Beware of the End : A German View of Security Strategy

L’Allemagne n’a soutenu l’intervention français au Mali que du bout des lèvres. Elle a mis deux Transall à la disposition des forces africaines mais elle s’interdit de transporter des soldats français car ce serait participer à une action de combat. Il faudrait un vote du Bundestag. Mais il n’y a pas que la procédure institutionnelle. Le princial obstacle est politique. Les Allemands sont dans leur majorité convaincus qu’il n’y a pas de solution militaire au genre de conflits comme au Mali aujourd’hui ou dans les Balkans hier. Avant d’intervenir il faut "penser au jour d’après".

Germany has been under heavy criticism-especially from the French-for not giving more military support to France’s mission in Mali. French, but also German commentators, have accused Chancellor Angela Merkel’s center-right government of refusing to face up to its security and defense responsibilities.

Germany, which has provided two transport aircraft to the African force helping France and is offering to set up a field hospital in Mali, has only half-heartedly tried to rebuff this criticism.

Thomas de Maizière, the German defense minister, said at last weekend’s Munich Security Conference, that Germany’s armed forces were already pulling their weight in Afghanistan and in Kosovo. But he failed to explain his deep concern about the security risks the remaining NATO troops in Afghanistan would be exposed to once U.S. troops start leaving, including his own reservations about the Mali mission.

Now comes a trenchant essay by Elke Hoff, defense and security spokesperson for the German Bundestag’s group of the governing Free Democrats. In the piece entitled “No German participation in a Mali mission without a clear goal,” published in the latest issue of Internationale Politik, Hoff sets out her position. “Military power,” she writes, “is not the solution.”

Hoff is no pacifist. But she has seen first-hand the consequences of using military power in Kosovo, Iraq, Afghanistan, Libya, and now Mali.

Her point is that NATO and the EU still haven’t learned the most important lesson from those missions. “Before you use military power, you have to think of the day after,” she told Carnegie Europe. “That didn’t happen in Kosovo, Iraq, Afghanistan, or Libya. Why should Mali buck the trend ?”

Hoff is not optimistic.

“The French in Mali are desperate for EU help because they are not sure that the Malian army and the Africans can provide the crucial military backup and then take over,” she said. That is why French President François Hollande asked the UN to provide a peace-keeping force in the country this week. “France is afraid that it will get bogged down in Mali,” Hoff added.

A quick exit rarely seems to be possible.

Just look at Kosovo. Astonishingly, NATO forces are still deployed in Kosovo today, nearly thirteen years after they bombed Serb positions in order to stop the ethnic cleaning of the Albanians in Kosovo. NATO presence today still stands at 6,500 soldiers who are helping to keep the peace and maintain stability. The EU’s soft-power mission to strengthen the police and judicial forces is deemed ineffectual and of little use to NATO. And this is Europe’s back yard.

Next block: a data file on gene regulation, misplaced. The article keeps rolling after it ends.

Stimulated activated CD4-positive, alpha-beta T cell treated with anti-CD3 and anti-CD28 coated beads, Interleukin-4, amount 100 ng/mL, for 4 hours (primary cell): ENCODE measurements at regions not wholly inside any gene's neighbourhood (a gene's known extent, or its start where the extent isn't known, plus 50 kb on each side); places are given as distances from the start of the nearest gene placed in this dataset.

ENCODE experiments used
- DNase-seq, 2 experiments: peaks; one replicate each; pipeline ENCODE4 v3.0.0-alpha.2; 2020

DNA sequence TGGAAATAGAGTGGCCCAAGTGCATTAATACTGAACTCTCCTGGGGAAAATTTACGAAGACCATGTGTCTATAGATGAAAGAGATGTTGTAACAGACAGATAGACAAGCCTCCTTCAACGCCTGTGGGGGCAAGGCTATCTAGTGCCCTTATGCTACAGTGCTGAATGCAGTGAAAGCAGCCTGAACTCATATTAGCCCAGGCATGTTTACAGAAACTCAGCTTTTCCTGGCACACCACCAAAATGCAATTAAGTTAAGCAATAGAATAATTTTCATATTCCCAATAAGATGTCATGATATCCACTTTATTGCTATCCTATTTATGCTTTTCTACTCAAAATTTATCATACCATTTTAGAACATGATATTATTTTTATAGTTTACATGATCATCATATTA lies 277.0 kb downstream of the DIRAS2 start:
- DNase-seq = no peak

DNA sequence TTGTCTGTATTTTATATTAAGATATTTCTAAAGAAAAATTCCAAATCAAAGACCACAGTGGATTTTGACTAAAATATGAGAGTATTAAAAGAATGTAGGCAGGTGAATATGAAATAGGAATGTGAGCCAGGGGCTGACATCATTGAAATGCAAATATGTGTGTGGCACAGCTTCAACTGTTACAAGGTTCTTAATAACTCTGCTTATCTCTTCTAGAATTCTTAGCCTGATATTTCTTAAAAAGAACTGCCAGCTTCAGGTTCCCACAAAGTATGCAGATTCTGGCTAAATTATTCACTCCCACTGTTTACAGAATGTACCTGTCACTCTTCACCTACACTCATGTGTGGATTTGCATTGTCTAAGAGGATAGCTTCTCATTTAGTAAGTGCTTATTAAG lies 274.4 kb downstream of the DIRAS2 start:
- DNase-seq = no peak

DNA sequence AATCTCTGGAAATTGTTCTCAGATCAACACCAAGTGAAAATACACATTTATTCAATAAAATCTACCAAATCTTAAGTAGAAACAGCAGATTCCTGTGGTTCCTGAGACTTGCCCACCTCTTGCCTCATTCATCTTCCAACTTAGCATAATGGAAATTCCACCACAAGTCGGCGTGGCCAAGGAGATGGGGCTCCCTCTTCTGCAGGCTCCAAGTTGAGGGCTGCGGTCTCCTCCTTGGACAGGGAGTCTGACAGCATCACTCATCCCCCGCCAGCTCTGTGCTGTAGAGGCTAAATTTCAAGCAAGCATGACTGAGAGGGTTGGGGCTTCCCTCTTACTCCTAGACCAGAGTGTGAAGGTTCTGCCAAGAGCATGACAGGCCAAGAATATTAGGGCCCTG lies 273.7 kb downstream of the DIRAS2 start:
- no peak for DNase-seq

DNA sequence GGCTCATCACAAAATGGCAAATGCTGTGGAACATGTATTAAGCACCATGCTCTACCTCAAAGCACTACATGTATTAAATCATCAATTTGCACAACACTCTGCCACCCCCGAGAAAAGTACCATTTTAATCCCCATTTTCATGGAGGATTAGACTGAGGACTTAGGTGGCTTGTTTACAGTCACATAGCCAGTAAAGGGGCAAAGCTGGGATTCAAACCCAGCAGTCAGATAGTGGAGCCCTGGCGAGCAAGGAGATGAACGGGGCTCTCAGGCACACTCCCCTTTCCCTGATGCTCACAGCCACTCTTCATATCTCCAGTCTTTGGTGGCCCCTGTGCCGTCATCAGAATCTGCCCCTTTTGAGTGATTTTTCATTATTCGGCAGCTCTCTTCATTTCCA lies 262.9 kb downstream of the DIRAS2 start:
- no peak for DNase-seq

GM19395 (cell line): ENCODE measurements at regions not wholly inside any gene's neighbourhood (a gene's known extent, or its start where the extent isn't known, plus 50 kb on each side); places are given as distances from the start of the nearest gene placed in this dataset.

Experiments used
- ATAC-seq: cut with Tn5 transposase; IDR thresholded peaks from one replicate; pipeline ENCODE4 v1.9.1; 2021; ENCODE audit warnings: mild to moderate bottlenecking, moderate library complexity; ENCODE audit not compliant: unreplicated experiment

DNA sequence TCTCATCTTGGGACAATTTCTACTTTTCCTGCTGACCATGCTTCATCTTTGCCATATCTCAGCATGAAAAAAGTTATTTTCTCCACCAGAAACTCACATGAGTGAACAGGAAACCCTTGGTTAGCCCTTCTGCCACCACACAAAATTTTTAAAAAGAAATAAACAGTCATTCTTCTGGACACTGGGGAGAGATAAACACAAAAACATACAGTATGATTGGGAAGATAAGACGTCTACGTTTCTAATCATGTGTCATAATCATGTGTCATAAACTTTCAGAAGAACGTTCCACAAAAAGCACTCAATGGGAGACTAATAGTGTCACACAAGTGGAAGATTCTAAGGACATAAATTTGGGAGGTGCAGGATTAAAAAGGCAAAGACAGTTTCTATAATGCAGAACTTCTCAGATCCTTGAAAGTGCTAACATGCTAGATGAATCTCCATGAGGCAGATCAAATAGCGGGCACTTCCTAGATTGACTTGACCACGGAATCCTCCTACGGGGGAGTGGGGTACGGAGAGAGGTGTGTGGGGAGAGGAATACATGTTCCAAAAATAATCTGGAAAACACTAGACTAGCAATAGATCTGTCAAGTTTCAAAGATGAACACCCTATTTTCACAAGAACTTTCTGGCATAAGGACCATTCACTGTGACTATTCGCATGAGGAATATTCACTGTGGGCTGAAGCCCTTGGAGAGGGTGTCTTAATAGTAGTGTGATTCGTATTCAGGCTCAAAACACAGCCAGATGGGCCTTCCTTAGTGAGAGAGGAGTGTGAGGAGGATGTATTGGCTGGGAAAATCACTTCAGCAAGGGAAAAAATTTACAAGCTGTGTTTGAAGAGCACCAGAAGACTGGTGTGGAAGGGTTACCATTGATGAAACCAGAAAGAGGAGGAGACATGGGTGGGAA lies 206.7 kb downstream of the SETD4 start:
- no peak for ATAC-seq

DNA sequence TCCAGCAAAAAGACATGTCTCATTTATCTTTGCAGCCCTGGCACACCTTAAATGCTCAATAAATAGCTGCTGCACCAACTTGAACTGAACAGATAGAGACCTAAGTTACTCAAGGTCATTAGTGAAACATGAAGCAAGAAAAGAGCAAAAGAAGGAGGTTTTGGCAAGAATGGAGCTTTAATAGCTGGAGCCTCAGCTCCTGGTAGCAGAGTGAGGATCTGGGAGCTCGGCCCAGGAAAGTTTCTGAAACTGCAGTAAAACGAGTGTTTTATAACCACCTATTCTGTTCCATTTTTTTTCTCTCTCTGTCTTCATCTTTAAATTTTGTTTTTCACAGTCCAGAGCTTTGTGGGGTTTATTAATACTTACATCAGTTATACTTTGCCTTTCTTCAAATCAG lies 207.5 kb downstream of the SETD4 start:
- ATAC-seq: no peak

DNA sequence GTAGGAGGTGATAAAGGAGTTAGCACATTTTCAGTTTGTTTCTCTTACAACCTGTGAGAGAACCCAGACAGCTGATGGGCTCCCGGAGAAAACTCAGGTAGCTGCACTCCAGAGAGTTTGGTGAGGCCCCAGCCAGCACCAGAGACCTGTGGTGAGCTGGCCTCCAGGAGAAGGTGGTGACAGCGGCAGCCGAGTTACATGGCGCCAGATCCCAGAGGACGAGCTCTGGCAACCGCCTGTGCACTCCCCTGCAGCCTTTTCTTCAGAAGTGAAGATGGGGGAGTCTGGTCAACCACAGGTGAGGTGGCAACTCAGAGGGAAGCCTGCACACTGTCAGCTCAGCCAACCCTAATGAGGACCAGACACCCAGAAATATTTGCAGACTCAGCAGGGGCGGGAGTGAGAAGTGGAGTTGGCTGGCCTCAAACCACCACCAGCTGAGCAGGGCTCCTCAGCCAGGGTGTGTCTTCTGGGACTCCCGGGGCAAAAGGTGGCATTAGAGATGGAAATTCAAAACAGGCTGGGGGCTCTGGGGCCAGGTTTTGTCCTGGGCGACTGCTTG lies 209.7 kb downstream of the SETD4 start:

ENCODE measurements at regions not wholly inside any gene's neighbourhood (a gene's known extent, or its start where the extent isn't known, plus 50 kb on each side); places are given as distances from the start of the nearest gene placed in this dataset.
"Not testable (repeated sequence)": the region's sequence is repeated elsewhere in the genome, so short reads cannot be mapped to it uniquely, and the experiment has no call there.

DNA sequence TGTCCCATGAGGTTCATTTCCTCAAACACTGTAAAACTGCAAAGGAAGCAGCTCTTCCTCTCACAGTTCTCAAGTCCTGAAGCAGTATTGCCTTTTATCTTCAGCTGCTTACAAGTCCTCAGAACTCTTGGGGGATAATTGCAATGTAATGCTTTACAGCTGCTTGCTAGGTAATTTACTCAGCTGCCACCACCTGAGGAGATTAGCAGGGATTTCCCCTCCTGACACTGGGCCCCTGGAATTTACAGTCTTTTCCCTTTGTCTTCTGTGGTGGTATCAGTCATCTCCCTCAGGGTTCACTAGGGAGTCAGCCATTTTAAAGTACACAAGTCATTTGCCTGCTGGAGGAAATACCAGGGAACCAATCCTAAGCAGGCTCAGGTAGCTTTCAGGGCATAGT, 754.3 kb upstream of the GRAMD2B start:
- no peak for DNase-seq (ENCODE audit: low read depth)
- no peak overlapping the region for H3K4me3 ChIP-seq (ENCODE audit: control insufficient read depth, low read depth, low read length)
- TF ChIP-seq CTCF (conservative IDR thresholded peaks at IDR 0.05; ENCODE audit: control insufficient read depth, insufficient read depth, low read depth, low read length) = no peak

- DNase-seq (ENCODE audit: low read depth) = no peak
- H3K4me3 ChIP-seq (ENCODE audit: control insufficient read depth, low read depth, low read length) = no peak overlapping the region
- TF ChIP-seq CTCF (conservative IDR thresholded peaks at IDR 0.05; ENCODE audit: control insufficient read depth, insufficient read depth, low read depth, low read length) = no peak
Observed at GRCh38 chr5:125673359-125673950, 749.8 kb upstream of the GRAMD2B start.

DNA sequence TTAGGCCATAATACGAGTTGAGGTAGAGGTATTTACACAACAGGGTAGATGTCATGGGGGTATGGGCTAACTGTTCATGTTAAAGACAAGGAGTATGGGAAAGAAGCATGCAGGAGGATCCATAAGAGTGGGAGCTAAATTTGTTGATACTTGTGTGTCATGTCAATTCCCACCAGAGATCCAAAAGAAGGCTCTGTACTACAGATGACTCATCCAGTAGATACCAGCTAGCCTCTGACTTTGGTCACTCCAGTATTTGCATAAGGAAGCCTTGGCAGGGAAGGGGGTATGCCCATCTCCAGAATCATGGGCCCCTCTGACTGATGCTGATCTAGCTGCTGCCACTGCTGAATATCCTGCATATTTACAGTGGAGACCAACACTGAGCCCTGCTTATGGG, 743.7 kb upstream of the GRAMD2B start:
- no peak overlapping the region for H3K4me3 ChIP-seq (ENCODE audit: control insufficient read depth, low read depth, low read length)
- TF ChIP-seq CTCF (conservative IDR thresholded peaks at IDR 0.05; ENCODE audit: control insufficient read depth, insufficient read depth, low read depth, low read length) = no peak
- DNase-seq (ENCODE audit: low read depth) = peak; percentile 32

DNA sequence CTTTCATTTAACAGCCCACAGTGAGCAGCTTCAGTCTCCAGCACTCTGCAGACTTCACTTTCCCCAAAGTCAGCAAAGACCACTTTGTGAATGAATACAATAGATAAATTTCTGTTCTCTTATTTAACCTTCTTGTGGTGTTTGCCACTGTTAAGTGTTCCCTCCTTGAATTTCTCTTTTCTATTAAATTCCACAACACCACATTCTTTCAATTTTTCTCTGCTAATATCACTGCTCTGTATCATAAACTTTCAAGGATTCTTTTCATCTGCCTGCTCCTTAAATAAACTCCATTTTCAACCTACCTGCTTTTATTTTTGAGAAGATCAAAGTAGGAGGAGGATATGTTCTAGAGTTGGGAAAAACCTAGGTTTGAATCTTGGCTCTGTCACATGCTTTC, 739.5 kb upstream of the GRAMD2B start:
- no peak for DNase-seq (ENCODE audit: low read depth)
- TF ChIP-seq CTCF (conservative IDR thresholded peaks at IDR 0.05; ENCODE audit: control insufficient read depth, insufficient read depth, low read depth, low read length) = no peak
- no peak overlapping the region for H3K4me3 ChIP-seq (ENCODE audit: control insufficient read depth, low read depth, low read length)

In Iraq, U.S. and British forces have left the country riven with corruption, squabbling over the ownership of oil and gas fields, and a sectarianism that claims lives in depressing regularity. So much for the day after planning there.

Hoff is particularly worried about Afghanistan where NATO forces will wind down their combat operations next year. “And then what ?” she said. “German troops will be the last to pull out. We have stayed the course in Kosovo and we are staying the course in Afghanistan. We are reliable. And we should say so. We have nothing to be ashamed about.”

As for Libya, France is now dealing with the consequences of not having planned for the day after. Surely in 2011-when the French government, together with Britain-pressed for military intervention against Colonel Muammar Gaddafi’s regime, its intelligence sources had some idea of the number of well-armed mercenaries in the country.

Yet neither French nor British troops prevented the mercenaries from leaving the country with their equipment intact, once it became clear that Gaddafi’s days were numbered. Many of the fighters withdrew into Northern Mali to foment the indigenous Tuareg movement’s rebellion against the Malian government.

To this day, NATO officials are loath to criticize the Libya mission. But maybe it’s not too late to learn from those mistakes as the EU prepares to send up to 250 officers to train the Malian army.

Hoff is highly critical of this mission that will take place under the umbrella of EU crisis management. She fears that the risk of the conflict escalating has not been factored into the EU mission. Emergency procedures are inadequate, she claims. The European soldiers who are going in as trainers will not be sufficiently protected from attacks. Yet it is not as if the EU didn’t have enough time to think about this mission. It has been working on it for many months.

Germany, according to this German Liberal parliamentarian, has decided to send soldiers to the EU training mission, not because it believes in the venture, but because it wants to demonstrate that Europe is working together. That, says Hoff, is not a good enough reason.

Still, there are sound reasons for every European country to actively support France’s intervention. Not least of all for fear of themselves becoming targets of Islamist terrorists operating from the Sahel. The dangers may be so real and so immediate that it would be reckless to wait until a proper, water-tight day after plan has been drawn up. But in the longer-term, it may prove to be equally reckless to continue to neglect planning for a sound exit strategy.